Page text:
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Nasheed denies backing alcohol sale at guesthouses

Former president Mohamed Nasheed was forced on the defensive Wednesday after religious scholars denounced comments he made at a campaign event about developing the burgeoning mid-market tourism industry.

Lauding the success of guesthouse tourism on local islands introduced during his administration, Nasheed appeared to suggest a “bigger profit” could be made by authorising the sale of alcohol.

“I’m certain no one would have thought we were opening a multi-million, billion dollar industry when we decided to give permits for tourist business on inhabited islands back in 2009,” he said Tuesday night on the Thoddoo island in Alif Alif Atoll.

“But there are certain realities in this world. Perfume is what sells most in the world, and then chocolate, alcohol and cigarettes. We know when we do business with these things, there’s a huge profit and we get richer.”

He added: “Guesthouse tourism can be done much better in the Maldives. If we really think about it, it becomes an undeniable reality that we can take a [bigger] profit from this business.”

The sale of alcohol and pork is prohibited by law on inhabited islands as their consumption is strictly forbidden in Islam. But both are readily available on “uninhabited” resort islands.

Taxes from tourism goods and services account for nearly 30 per cent of government income.

In the face of accusations from religious scholars about pursuing a hidden anti-Islamic agenda, Nasheed insisted on Wednesday that he was not in favour of legalising the sale of alcohol.

“I don’t agree with selling alcohol on inhabited islands and I have not spoken in favour of it. The sad thing is those who spread this message and use religion as a weapon are the ones linked to the people who sell the most alcohol in the Maldives,” tweeted the former president, now a Maldivian Democratic Party candidate for the April 6 parliamentary elections.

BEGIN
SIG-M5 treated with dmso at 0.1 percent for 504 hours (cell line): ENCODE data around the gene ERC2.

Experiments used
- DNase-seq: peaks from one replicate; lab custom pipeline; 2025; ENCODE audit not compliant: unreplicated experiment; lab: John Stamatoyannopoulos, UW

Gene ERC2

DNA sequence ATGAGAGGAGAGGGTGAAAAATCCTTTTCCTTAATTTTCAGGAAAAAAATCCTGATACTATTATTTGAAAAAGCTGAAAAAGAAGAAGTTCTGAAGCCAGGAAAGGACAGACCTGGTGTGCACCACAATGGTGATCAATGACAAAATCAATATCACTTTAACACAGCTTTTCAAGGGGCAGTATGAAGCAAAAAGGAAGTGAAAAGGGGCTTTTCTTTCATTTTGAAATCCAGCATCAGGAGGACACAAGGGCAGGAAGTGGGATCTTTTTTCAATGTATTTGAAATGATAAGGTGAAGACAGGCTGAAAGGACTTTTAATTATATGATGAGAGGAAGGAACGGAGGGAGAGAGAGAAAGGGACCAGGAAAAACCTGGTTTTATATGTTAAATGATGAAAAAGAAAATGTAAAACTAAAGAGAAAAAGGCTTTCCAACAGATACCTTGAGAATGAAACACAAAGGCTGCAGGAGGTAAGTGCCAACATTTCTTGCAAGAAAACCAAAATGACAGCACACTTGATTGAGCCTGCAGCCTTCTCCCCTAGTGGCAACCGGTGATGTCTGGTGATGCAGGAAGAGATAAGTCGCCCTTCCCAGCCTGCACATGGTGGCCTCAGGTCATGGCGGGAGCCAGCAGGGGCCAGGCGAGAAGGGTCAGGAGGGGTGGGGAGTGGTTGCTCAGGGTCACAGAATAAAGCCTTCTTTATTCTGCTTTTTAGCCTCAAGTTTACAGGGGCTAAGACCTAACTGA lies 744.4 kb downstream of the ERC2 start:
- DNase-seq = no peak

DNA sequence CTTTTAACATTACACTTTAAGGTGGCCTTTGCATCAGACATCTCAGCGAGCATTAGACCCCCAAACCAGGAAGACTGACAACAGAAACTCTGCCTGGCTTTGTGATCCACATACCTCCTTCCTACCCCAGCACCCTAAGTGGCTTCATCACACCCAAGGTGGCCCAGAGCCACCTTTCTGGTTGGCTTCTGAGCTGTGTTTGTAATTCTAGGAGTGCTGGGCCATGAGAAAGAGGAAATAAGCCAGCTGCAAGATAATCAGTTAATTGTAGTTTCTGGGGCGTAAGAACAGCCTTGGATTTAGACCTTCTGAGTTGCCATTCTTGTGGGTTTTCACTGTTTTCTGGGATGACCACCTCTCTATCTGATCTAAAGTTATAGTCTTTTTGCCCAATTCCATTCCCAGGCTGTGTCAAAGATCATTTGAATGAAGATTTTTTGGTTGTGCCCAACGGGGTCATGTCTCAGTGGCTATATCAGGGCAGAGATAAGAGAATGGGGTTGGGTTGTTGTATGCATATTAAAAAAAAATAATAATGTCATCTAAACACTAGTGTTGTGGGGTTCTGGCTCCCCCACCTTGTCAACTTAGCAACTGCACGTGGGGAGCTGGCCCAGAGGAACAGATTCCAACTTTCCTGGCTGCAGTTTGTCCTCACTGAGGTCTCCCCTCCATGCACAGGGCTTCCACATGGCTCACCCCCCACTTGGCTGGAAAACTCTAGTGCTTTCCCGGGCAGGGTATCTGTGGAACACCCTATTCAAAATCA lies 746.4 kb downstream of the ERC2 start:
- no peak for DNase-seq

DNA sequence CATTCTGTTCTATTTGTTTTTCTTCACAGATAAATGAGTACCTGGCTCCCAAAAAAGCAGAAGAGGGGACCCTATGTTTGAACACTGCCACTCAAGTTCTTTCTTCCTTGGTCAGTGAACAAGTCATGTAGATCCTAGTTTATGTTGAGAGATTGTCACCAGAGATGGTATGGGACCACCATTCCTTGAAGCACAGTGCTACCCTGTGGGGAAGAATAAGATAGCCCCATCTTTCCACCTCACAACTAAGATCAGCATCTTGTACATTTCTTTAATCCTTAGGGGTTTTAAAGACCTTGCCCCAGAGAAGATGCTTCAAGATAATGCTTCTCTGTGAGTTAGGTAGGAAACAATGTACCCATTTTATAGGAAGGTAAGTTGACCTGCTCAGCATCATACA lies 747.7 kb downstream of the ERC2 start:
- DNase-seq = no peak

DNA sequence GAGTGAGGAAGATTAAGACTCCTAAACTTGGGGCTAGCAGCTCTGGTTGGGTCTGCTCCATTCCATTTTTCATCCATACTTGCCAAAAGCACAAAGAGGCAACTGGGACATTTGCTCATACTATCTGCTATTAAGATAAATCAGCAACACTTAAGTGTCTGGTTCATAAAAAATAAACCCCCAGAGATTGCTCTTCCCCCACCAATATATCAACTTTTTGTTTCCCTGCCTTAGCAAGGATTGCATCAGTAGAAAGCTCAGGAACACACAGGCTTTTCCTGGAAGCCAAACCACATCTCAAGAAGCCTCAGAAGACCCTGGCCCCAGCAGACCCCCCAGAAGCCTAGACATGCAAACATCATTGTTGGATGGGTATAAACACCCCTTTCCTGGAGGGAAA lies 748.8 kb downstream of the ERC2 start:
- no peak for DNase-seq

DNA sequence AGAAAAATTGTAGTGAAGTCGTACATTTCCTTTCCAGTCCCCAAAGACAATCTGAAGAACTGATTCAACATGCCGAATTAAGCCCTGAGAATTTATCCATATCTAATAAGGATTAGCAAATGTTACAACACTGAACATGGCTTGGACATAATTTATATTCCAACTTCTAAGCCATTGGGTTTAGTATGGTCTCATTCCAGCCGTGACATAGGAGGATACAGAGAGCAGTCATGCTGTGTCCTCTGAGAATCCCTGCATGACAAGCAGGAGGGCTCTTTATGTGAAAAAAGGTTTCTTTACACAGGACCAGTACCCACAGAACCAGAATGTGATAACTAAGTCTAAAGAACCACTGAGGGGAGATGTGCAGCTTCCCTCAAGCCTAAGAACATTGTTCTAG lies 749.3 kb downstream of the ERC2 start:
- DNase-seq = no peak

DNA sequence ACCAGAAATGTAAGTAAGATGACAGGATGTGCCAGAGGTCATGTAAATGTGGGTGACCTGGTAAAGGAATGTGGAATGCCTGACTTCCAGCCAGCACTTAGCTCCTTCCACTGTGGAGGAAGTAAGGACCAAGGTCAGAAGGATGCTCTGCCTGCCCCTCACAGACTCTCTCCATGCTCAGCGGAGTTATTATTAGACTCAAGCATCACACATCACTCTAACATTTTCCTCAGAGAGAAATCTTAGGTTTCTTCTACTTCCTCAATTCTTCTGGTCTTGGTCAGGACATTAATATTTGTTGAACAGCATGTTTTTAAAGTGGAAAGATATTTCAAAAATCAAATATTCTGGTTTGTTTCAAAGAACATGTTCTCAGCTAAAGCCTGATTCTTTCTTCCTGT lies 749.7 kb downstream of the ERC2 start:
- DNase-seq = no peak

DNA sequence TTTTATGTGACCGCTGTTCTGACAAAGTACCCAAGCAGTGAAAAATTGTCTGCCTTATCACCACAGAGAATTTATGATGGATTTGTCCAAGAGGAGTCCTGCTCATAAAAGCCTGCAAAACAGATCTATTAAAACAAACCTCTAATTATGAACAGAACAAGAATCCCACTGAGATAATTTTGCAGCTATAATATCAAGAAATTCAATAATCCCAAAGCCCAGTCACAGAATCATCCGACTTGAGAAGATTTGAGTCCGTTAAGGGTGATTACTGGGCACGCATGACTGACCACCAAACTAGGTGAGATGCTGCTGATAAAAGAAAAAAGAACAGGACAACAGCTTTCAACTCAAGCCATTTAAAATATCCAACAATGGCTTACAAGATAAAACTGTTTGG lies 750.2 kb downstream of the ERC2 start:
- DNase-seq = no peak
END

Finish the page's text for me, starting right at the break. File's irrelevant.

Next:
Religion is a hot-button issue in local politics.

Nasheed was accused of pursuing a secularisation agenda both during his three-year administration and his failed re-election bid in 2013. Religion was also a prominent part of the 2018 campaign with former president Abdulla Yameen accusing the opposition coalition of planning to introduce anti-Islamic practices to the 100 percent Muslim Maldives.

The sheikhs and scholars who denounced Nasheed’s alleged call to legalise alcohol sale included senior members of the Adhaalath Party, one of the four parties in the MDP-led ruling coalition, as opposition candidates also seized upon the controversy.

The MDP is competing against coalition partners as well as the opposition after deciding not to divide seats among the four coalition parties.

“The money earned from selling something forbidden by Allah will be haram,” Dr Mohamed Iyaz tweeted.

“While Allah has revealed that the sin in alcohol is bigger than its benefits, Muslims looking at only the benefits will condemn you to damnation in both worlds,” echoed Sheikh Ilyas Hussain, sharing a verse from the Quran.

Both scholars are senior members of the Adhaalath Party.

“I urge beloved Maldivians to stay cautious of outright sinful talk and hidden plans with evil intentions. Even if you fill your pockets with money, you go to the grave empty handed. For Muslims there is the afterlife as well, we must not forget,” Sheikh Ali Zaid warned.

“Don’t try to destroy the Islamic nationalism and discipline that’s been here for 800 years by showing people the fantasy of money. I call on all Muslim people not to vote for these people in the upcoming elections,” Zaid said in a second tweet.

In January, Nasheed was accused by prominent scholars of encouraging premarital sex for saying unmarried women should be prescribed contraception or allowed to have a tubectomy to prevent birth out of wedlock.

He later apologised for “misunderstandings” caused by his remarks, which he said was about children born out of wedlock who become vulnerable to drug addiction.

Full details are available at the link below:

Source URL:  Maldives Independent

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